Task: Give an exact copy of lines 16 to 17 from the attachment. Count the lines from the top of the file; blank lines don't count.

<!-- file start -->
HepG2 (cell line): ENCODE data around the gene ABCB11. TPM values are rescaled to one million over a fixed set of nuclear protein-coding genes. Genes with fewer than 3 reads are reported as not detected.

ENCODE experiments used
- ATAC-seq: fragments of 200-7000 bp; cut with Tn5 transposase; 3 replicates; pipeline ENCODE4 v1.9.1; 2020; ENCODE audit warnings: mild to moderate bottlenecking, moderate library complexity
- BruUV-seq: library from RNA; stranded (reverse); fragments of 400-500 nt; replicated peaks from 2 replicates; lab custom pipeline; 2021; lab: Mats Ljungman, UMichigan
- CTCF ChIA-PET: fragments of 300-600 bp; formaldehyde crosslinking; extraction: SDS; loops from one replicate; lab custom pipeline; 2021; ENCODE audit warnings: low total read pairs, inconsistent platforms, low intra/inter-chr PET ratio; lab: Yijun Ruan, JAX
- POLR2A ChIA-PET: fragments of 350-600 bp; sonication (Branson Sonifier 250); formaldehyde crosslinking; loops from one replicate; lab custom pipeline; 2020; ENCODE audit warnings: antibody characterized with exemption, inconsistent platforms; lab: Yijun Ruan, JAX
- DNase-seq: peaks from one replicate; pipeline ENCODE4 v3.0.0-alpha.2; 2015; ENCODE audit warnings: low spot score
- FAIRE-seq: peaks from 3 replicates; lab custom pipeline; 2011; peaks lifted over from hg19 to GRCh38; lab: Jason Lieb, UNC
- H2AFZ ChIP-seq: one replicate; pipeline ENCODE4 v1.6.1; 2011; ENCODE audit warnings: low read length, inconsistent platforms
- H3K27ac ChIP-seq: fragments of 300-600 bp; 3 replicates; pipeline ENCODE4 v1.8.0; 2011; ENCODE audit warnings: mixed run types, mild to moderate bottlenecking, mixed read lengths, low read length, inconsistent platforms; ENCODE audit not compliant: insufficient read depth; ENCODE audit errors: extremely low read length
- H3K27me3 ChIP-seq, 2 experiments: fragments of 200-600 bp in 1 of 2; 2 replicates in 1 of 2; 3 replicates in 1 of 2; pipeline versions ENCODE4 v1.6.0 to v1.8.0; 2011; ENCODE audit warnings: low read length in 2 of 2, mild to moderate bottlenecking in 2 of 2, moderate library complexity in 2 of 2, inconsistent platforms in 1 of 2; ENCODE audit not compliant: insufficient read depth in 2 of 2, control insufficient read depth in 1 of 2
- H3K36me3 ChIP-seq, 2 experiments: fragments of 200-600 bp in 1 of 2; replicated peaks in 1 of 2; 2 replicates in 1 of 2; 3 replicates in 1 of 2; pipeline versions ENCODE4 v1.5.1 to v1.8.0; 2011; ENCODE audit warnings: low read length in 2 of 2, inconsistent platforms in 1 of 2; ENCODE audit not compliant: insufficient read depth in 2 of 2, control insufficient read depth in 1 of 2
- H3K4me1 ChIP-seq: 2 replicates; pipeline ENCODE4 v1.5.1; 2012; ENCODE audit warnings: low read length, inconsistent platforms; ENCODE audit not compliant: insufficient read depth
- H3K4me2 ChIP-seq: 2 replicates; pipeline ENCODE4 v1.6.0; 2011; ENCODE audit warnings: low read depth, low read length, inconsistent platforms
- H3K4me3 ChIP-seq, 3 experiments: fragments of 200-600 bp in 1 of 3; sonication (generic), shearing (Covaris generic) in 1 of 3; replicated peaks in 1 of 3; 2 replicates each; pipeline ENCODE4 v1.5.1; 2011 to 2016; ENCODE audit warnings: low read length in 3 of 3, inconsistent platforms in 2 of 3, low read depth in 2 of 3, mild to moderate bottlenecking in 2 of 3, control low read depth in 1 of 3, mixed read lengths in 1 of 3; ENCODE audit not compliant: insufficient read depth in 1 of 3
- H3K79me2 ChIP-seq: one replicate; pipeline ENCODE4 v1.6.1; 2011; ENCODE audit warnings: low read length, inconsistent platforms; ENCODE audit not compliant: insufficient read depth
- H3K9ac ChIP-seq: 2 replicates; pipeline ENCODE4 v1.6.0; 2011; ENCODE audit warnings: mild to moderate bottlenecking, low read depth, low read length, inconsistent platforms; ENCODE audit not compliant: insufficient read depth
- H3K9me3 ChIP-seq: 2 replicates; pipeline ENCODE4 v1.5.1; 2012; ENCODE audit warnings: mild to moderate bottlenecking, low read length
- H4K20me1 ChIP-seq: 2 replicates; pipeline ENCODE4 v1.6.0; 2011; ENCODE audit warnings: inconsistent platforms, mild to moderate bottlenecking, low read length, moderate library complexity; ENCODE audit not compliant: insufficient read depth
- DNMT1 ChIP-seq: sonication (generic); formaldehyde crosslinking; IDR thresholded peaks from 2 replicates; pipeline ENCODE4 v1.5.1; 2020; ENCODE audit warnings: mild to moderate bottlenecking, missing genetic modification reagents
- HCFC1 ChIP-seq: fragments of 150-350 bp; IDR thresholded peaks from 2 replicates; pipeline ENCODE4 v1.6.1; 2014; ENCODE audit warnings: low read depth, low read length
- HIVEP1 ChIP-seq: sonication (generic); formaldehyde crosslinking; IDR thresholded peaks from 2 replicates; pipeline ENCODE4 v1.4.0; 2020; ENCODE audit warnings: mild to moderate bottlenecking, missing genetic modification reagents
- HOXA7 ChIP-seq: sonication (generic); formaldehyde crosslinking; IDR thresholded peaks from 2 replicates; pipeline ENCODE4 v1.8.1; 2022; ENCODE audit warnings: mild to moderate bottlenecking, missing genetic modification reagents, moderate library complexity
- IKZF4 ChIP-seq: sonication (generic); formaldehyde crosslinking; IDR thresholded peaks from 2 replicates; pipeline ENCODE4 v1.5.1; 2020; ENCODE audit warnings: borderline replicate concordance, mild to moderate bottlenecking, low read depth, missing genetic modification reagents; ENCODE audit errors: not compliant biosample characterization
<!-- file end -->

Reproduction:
- H3K79me2 ChIP-seq: one replicate; pipeline ENCODE4 v1.6.1; 2011; ENCODE audit warnings: low read length, inconsistent platforms; ENCODE audit not compliant: insufficient read depth
- H3K9ac ChIP-seq: 2 replicates; pipeline ENCODE4 v1.6.0; 2011; ENCODE audit warnings: mild to moderate bottlenecking, low read depth, low read length, inconsistent platforms; ENCODE audit not compliant: insufficient read depth